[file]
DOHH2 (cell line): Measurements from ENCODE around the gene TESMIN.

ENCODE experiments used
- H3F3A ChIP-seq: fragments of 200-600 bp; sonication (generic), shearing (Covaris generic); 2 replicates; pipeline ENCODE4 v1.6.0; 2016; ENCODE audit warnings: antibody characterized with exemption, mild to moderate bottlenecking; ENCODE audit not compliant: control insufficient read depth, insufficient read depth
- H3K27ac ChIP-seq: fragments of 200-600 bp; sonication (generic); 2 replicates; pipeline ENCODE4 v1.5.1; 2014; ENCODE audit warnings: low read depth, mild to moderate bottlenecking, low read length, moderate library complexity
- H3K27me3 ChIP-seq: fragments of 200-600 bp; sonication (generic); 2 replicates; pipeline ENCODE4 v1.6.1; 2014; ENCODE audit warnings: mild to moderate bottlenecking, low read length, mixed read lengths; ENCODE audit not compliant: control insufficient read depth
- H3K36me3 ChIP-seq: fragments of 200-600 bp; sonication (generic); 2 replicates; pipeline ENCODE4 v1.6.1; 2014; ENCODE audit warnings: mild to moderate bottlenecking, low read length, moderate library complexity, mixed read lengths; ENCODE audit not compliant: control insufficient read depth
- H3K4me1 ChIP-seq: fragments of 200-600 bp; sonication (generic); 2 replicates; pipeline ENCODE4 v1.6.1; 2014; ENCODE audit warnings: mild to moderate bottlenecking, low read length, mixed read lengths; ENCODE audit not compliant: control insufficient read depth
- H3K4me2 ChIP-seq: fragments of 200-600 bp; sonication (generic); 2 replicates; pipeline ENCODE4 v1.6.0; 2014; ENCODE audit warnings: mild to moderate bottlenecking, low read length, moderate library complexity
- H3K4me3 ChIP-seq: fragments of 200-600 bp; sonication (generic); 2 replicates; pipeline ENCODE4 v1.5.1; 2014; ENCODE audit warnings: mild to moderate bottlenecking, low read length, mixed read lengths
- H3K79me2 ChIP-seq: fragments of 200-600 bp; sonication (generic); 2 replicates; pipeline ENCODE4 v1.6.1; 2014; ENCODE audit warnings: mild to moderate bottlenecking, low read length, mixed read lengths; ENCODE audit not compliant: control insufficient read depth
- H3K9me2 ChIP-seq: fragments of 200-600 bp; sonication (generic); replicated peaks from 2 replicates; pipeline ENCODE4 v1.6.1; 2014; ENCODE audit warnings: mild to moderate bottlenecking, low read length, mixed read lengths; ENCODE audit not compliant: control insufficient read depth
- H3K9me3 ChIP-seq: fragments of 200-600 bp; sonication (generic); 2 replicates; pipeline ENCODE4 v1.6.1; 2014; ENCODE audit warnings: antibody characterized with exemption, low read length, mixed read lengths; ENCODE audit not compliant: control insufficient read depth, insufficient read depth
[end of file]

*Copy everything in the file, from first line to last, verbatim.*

DOHH2 (cell line): Measurements from ENCODE around the gene TESMIN.

ENCODE experiments used
- H3F3A ChIP-seq: fragments of 200-600 bp; sonication (generic), shearing (Covaris generic); 2 replicates; pipeline ENCODE4 v1.6.0; 2016; ENCODE audit warnings: antibody characterized with exemption, mild to moderate bottlenecking; ENCODE audit not compliant: control insufficient read depth, insufficient read depth
- H3K27ac ChIP-seq: fragments of 200-600 bp; sonication (generic); 2 replicates; pipeline ENCODE4 v1.5.1; 2014; ENCODE audit warnings: low read depth, mild to moderate bottlenecking, low read length, moderate library complexity
- H3K27me3 ChIP-seq: fragments of 200-600 bp; sonication (generic); 2 replicates; pipeline ENCODE4 v1.6.1; 2014; ENCODE audit warnings: mild to moderate bottlenecking, low read length, mixed read lengths; ENCODE audit not compliant: control insufficient read depth
- H3K36me3 ChIP-seq: fragments of 200-600 bp; sonication (generic); 2 replicates; pipeline ENCODE4 v1.6.1; 2014; ENCODE audit warnings: mild to moderate bottlenecking, low read length, moderate library complexity, mixed read lengths; ENCODE audit not compliant: control insufficient read depth
- H3K4me1 ChIP-seq: fragments of 200-600 bp; sonication (generic); 2 replicates; pipeline ENCODE4 v1.6.1; 2014; ENCODE audit warnings: mild to moderate bottlenecking, low read length, mixed read lengths; ENCODE audit not compliant: control insufficient read depth
- H3K4me2 ChIP-seq: fragments of 200-600 bp; sonication (generic); 2 replicates; pipeline ENCODE4 v1.6.0; 2014; ENCODE audit warnings: mild to moderate bottlenecking, low read length, moderate library complexity
- H3K4me3 ChIP-seq: fragments of 200-600 bp; sonication (generic); 2 replicates; pipeline ENCODE4 v1.5.1; 2014; ENCODE audit warnings: mild to moderate bottlenecking, low read length, mixed read lengths
- H3K79me2 ChIP-seq: fragments of 200-600 bp; sonication (generic); 2 replicates; pipeline ENCODE4 v1.6.1; 2014; ENCODE audit warnings: mild to moderate bottlenecking, low read length, mixed read lengths; ENCODE audit not compliant: control insufficient read depth
- H3K9me2 ChIP-seq: fragments of 200-600 bp; sonication (generic); replicated peaks from 2 replicates; pipeline ENCODE4 v1.6.1; 2014; ENCODE audit warnings: mild to moderate bottlenecking, low read length, mixed read lengths; ENCODE audit not compliant: control insufficient read depth
- H3K9me3 ChIP-seq: fragments of 200-600 bp; sonication (generic); 2 replicates; pipeline ENCODE4 v1.6.1; 2014; ENCODE audit warnings: antibody characterized with exemption, low read length, mixed read lengths; ENCODE audit not compliant: control insufficient read depth, insufficient read depth